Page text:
I’m frankly surprised at the amount of pushback against the entirely sensible notion that Chrysler’s creditors (and, by implication, GM’s as well) should accept an enormous haircut on their failed investment.
You can tell an argument in favor of the holdout bondholders is on thin ice when the people making it wheel out the old groaner about future capital access. Here’s Liam Denning:
If the current plan is pushed through, then good luck to any unionized firm trying to raise secured debt on decent terms in the future.
Years of bankruptcy law have put secured creditors at the top of the pecking order, inducing them to put capital at risk. Vilifying investors who held firm to this conviction may have the reverse effect.
And here’s Joe Wiesenthal:
It should certainly make anyone think twice before lending money to a company with a strong union.
Oh come on. When Detroit raised debt capital in the past, its lenders weren’t operating on the assumption that they would be paid off in full before the UAW got a penny — and if they were, they were being foolish in the extreme. The UAW, after all, is necessary for the continued existence of the company: they’re doing the equivalent of putting new money in to the operation, in the form of their labor going forwards. I don’t see the creditors offering to put up any new capital.
Sure, the creditors might have a point about seniority if the firms were to be liquidated with the loss of all jobs. But let’s not forget that a huge part of the reason why they lent their money in the first case was that the US auto industry is systemically important, and that the government would never allow it to be liquidated. They were making a moral hazard play, and believed the car companies when they said that bankruptcy would be disastrous, and so they assumed that the government would keep the car companies out of bankruptcy.
So now I can barely believe it when the creditors start talking about how much they might receive in liquidation. For one thing, I don’t believe them. If GM and Chrysler liquidate, their assets are worth very little if anything at all: how are you going to monetize a mothballed production line? And insofar as the liquidation value is positive, it only gets to that point by dint of taxpayers picking up most of the costs of liquidation: soaring unemployment in the rust belt, an even worse economic depression in the hardest-hit areas of the country, and so forth. It’s a bit like the Wal-Mart model of paying your employees so little that they’re eligible for Medicaid, thereby getting them “free” healthcare, and Barack Obama is absolutely right to reject it.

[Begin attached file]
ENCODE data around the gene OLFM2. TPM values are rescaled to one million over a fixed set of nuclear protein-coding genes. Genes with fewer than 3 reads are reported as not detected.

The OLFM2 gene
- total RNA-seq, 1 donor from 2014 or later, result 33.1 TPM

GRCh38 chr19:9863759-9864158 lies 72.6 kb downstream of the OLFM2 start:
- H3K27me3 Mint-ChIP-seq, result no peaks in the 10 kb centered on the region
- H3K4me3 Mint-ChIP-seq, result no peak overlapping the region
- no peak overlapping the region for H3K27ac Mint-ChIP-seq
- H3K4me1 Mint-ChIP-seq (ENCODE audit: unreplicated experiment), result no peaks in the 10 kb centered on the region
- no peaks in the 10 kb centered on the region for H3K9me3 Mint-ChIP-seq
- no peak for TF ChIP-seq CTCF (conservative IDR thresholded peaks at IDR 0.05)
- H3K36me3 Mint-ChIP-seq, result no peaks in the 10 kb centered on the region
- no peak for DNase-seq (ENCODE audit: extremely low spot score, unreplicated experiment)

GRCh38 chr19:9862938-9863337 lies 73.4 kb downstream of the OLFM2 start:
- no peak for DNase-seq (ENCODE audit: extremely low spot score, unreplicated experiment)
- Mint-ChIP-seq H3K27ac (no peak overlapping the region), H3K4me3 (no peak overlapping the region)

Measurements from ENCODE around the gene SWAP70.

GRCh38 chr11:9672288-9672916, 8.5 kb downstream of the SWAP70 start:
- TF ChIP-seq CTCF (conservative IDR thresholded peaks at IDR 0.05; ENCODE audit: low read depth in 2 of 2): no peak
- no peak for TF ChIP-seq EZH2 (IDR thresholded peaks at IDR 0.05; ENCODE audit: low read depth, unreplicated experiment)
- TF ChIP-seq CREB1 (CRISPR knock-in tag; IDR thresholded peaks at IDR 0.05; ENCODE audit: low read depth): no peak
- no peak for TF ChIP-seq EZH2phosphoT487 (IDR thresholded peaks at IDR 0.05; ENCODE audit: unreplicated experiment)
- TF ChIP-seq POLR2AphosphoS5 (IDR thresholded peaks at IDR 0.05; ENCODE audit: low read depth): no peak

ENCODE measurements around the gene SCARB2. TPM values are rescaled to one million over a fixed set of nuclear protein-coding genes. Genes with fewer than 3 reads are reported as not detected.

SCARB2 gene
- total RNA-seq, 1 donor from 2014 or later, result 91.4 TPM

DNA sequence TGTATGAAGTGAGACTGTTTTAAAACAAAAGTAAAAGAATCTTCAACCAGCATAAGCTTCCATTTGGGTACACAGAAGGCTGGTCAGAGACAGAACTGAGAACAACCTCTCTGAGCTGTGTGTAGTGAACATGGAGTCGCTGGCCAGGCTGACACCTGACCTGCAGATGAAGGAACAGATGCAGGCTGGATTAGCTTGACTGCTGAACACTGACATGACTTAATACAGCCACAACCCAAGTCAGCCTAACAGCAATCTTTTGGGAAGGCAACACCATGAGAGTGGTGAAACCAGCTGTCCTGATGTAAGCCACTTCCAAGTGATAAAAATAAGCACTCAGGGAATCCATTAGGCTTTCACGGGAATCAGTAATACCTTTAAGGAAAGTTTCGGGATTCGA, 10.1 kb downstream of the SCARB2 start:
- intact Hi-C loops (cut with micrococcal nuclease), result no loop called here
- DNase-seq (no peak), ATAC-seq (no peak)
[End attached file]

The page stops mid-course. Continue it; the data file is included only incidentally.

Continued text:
I also heard an interesting new twist in this argument last night: the idea that the government is repaying itself in full while imposing massive haircuts on other creditors. No it’s not. It’s getting an 8% stake in the new Chrysler, which is worth roughly zero, in return for the billions it’s pumping in to the company — and it’s worth remembering that the $2.25 billion that the creditors were going to receive was going to come directly from the government, not from Chrysler itself. And no, the creditors would not need to pay that money back.
Of course aggressive creditors are going to want to maximize the value of their claims, both in bankruptcy court and in the press. But if this is the best they can come up with, I think it’s safe to dismiss their whining as the bleating of the sore loser.
Update: I forgot to mention the other old chestnut which indicates that there’s really no substance to the complaints. Here’s John Gapper:
Some of these “speculators” inconveniently manage money on behalf of pension plans and endowments, rather than rapacious rich people.
And here’s Wiesenthal, again:
If you’re a teacher or any state employee or anyone who has money in a pension or gets money from an endowment, there’s a decent chance that you’re invested in a hedge fund.
The “hedge funds represent normal people too” argument is so vacuous it’s not really worth responding to — except to note that it’s being made, and to cite some kind of rule that the minute anybody makes it, they can automatically be assumed to have lost the debate. If you’re going to set up a cage match between hedge funds, on the one hand, and the UAW, on the other, I think it’s pretty clear which side represents rich capitalists and which side represents people without much in the way of savings.